This is an interesting question to think about because, actually, the first chapter of this classic by Daphne du Maurier actually witholds information more than it supplies us with details such as you are wanting to focus on. Its purpose is to tantalise and to increase anticipation as we think about what could have happened to have changed the situation of the narrator so drastically. Clearly, the major item that is introduced, so much so that you can almost call it a character in its own right, is Manderley itself, but, as the last lines of the chapter say:
We would not talk of Manderley, I would not tell my dream. For Manderley was ours no longer. Manderley was no more.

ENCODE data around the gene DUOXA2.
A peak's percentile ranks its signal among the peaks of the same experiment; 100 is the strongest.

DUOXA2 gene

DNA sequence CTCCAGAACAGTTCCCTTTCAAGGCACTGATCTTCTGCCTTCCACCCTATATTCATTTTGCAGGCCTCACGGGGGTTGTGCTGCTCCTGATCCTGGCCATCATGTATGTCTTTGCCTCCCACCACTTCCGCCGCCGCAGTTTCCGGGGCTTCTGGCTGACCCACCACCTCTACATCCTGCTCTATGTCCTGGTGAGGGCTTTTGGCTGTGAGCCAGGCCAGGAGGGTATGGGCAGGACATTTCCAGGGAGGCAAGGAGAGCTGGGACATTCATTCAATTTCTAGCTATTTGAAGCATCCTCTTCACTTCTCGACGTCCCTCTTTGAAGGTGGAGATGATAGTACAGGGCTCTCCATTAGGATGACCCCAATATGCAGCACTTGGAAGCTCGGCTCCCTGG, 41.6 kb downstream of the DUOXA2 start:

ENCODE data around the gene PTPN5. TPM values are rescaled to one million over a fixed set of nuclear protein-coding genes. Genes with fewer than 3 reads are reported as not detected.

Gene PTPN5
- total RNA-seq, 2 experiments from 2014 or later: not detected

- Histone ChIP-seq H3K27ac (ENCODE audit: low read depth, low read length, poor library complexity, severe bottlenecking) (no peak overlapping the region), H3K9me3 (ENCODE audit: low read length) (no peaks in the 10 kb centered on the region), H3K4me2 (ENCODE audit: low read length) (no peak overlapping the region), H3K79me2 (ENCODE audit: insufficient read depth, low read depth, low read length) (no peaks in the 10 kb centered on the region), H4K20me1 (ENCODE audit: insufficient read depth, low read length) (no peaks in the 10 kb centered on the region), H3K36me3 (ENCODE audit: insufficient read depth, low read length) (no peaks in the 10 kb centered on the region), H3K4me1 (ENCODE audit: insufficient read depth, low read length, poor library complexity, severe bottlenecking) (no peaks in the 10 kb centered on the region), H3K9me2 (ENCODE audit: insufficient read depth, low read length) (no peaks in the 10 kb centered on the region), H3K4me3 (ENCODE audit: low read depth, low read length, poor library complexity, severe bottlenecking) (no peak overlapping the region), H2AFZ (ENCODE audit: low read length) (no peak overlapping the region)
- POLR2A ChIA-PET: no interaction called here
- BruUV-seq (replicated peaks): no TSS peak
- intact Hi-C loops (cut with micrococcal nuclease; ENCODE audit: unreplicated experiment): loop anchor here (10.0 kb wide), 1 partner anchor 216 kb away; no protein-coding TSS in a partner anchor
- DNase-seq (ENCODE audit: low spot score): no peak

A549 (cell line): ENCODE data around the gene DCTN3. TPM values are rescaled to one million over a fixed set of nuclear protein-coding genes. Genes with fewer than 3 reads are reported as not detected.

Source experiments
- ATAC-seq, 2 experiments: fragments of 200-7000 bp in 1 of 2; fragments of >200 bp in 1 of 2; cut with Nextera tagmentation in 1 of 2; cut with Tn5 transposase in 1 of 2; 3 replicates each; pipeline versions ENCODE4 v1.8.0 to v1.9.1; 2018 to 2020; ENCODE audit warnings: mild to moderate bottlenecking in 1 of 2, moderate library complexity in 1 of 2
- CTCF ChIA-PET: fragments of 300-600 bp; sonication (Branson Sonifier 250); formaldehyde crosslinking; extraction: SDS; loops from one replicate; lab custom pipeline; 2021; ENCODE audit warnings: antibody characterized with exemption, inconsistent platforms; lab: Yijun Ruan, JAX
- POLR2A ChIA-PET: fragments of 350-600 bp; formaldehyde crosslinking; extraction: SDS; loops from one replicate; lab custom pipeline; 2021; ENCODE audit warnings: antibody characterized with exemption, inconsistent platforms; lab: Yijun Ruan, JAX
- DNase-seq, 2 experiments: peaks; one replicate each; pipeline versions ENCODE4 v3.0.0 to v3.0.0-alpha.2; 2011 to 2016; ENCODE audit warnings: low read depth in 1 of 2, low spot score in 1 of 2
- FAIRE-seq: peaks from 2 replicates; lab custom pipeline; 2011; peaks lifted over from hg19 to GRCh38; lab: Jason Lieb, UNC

The happy memories of Manderley and the way that it and the happiness associated with it are completely lost, so much so that the narrator says "There will be no resurrection," cause us to wonder what on earth could have happened to this location and to the relationship of the wife and husband who are now travelling around various countries and reminding themselves of echoes of their former life.
Thus the function of the first chapter, by starting off in the future at some unspecified time, is to increase our interest in the rest of the novel.